Beyond the valuable feedback we received on Cadence, slated for release later this year, the experience provided another opportunity for our team to create a forum for listening to and learning from young people. At PLAY NYC, we marked a large glass bowl with the question, "What makes you feel better on your hard days?", and teens and young adults anonymously shared the following:


Tucked in each of these answers is a guidepost for innovation—caring, joy, connection, self-expression. Creating safe spaces where teens are heard and listened to with the intent to understand them has guided our game development and experience design work over the last five years, and empathic listening and design is what has made the impactful play experiences we've designed with and for teens possible. The needs echoed and desires illuminated in the responses we elicit from young people in the safe spaces our social and emotional learning experts create (in this case, a glass bowl, and lime green Post-it notes) are folded into the game concepts we envision with clients and collaborators

Empathic listening has long been a driver of breakthrough thinking. Being in community with teens and young adults has helped us think expansively and collaboratively. We've found that empathy, when practiced consistently, is essential to transformative change and central to the knowledge-building and knowledge-sharing that informs the design of meaningful solutions.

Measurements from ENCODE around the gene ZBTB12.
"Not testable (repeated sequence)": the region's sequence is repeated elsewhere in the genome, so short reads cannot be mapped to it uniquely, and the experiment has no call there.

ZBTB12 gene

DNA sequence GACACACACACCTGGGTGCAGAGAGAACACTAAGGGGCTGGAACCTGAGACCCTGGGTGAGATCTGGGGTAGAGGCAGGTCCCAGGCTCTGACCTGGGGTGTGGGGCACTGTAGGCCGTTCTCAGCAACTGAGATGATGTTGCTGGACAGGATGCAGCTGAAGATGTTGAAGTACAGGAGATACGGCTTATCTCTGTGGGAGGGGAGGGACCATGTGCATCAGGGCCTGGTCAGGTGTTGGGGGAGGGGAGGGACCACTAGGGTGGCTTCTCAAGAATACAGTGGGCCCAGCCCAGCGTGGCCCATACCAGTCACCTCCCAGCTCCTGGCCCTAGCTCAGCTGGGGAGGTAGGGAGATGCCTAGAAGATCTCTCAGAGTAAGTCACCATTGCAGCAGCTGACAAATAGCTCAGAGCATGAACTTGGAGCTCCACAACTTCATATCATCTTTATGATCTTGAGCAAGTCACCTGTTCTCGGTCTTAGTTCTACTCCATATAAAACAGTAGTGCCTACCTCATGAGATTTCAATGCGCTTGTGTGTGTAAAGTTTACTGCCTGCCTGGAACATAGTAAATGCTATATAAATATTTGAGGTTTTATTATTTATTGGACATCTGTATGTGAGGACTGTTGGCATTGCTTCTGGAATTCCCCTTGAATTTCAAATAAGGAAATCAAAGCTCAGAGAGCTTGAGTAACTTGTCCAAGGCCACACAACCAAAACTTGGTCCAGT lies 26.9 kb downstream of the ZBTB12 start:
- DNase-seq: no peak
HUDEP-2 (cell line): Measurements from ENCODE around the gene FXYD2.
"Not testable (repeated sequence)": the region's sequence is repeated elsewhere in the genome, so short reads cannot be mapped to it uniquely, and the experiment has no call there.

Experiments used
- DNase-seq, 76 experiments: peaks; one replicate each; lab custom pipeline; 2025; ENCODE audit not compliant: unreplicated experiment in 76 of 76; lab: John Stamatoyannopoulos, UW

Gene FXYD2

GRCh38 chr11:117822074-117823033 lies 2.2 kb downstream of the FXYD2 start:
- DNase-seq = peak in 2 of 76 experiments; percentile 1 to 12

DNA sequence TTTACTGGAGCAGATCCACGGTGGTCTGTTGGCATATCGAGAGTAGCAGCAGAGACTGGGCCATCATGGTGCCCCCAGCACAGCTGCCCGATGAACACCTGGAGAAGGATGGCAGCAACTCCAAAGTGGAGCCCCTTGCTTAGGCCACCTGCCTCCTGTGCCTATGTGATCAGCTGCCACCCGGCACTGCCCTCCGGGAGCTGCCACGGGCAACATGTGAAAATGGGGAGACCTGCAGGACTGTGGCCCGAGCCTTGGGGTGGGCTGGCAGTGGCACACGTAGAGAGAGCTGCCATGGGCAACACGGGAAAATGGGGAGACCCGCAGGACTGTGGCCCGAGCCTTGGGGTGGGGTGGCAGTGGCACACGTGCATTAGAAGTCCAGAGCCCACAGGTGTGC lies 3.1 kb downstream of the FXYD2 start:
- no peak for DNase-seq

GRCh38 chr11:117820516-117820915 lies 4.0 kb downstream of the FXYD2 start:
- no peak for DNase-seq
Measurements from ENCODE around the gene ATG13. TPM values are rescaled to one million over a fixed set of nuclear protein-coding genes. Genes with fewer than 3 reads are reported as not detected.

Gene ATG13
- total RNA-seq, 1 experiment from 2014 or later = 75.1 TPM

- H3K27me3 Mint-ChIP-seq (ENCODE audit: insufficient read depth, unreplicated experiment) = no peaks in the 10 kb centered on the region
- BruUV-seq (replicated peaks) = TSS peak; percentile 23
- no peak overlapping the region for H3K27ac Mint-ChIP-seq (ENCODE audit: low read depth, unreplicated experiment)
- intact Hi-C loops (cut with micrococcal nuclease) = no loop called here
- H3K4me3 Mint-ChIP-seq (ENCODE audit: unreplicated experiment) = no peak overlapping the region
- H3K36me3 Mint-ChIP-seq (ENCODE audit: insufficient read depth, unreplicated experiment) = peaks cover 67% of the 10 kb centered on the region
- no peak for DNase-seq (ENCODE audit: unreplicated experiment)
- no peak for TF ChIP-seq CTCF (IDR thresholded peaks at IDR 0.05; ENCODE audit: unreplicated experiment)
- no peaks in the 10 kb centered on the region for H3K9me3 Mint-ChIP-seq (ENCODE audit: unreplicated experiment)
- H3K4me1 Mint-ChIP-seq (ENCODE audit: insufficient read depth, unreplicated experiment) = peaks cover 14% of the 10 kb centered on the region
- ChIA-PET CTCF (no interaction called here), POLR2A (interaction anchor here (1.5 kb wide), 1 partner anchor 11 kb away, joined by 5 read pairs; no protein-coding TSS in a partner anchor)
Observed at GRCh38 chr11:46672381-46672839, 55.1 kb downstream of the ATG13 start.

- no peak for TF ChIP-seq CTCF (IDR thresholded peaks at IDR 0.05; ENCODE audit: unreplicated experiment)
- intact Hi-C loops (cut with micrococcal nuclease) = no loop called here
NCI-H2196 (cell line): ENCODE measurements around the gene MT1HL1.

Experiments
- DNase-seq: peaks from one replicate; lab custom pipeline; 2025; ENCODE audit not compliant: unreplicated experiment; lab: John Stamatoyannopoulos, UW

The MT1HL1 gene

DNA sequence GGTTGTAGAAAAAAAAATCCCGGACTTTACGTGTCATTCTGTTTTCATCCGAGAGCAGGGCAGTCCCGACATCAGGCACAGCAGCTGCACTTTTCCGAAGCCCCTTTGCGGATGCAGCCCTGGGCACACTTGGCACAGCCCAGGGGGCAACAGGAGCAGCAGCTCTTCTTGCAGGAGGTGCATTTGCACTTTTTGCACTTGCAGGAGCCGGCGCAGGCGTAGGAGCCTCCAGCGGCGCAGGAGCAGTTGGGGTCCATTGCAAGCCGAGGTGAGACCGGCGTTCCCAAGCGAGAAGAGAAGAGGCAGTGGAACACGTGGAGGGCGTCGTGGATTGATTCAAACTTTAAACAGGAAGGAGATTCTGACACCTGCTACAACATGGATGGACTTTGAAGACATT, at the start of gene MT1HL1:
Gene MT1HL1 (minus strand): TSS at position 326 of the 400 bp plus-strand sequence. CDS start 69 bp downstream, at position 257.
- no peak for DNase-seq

iThrive's co-design approach, which gives teens the tools to step into their genius and explore their needs, is care in action. Our approach creatively empowers young people with new ways to tap into their genius, share their experiences and wisdom with others, advocate for the support they deserve, and create with us the experiences they want to see.

With the Centers for Disease Control and Prevention (CDC) reporting that nearly half of U.S.-based high school students are experiencing persistent feelings of sadness and hopelessness, it is on all of us in the game design ecosystem to create the spaces, in person and digital, to listen and effectively gauge the thriving of end users. With over 90 percent of teens and young adults self-identifying as gamers, every game designer, developer, and writer has the tools to meet them where they are and equip them with valuable knowledge, tools, and support. It is on all of us always to ask, "Are we listening?"